What I learned from this:
1. Post production companies can be a source of investment
2. Investors don't have to rely on box office returns for recoupment

For the second point to apply there is the problem of having sufficient pre-sales ... which is a major undertaking.  But it is possible for the right project.

There's more to come in later blog posts - I'll be looking at some smaller Australian films with a vastly different finance model.

However I'll leave you with an interesting interview with Paul Brett of Prescience Film Finance:


  1. I disagree when Mr. Brett says, "Lagging behind the U.S." for their flexibility in green-lighting projects that aren't already packaged and written for a formulated demographic. I believe that is a strong point for UK and Europe, and will hold true when push comes to shove.

    Look at another form of the Entertainment Industry; Music. The majority of what has taken hold in America has European roots and started out in someone's basement with a very limited audience.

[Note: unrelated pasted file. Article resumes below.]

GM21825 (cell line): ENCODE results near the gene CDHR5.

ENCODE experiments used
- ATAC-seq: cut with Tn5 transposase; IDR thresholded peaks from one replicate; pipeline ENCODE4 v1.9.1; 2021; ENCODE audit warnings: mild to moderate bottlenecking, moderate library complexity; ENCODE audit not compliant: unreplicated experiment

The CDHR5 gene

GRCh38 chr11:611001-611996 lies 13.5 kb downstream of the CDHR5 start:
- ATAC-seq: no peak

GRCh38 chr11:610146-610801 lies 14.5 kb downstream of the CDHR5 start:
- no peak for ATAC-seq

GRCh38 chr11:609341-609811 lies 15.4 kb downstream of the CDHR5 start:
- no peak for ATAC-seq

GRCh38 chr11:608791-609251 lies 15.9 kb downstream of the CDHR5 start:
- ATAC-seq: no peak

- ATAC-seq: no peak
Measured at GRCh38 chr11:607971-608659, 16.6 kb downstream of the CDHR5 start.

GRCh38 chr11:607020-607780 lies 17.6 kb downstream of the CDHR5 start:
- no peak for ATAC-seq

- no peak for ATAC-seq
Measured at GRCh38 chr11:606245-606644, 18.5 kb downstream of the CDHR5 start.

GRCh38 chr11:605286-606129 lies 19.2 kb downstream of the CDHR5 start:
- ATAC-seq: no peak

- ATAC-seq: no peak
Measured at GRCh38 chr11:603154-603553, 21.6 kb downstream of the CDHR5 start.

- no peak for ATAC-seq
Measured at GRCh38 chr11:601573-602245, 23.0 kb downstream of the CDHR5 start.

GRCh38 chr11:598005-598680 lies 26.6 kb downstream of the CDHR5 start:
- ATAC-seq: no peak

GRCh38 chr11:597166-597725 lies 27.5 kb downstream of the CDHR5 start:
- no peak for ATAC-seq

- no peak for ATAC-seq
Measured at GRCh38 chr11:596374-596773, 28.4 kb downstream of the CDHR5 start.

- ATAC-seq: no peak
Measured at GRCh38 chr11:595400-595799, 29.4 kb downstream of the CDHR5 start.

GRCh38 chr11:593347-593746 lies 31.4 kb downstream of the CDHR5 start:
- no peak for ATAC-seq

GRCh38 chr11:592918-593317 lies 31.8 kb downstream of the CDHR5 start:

The only way I can define Europe as lagging in this area of, specifically, the film industry is only monetary. It makes perfect sense in a capitalist ideology of weighing what success is, ultimately. The US is certainly in the lead when it comes to our ability to use the medium of film as a glorified marketing campaign for secondary merchandise. Take Cars and Cars 2, for example. A great ROI!

    In the end, I just believe we should question that sort of mentality, even as investors who are simply aiming to make a return on their risky investment.

  2. "Take Cars and Cars 2, for example. A great ROI!"

    I was surprised (but in a good way) that 'Happy Feet' was greenlit because of the lack of secondary merchandise. In a world were all penguins look pretty much the same, you've increased the market of stuffed toy penguins but most of it is going to go to very similar looking toys that aren't licensed - films like 'Cars' & 'Toy Story' don't have that problem.

    Product placement is also an option for smaller indie films - although it mainly helps with additional marketting push rather than a direct ROI.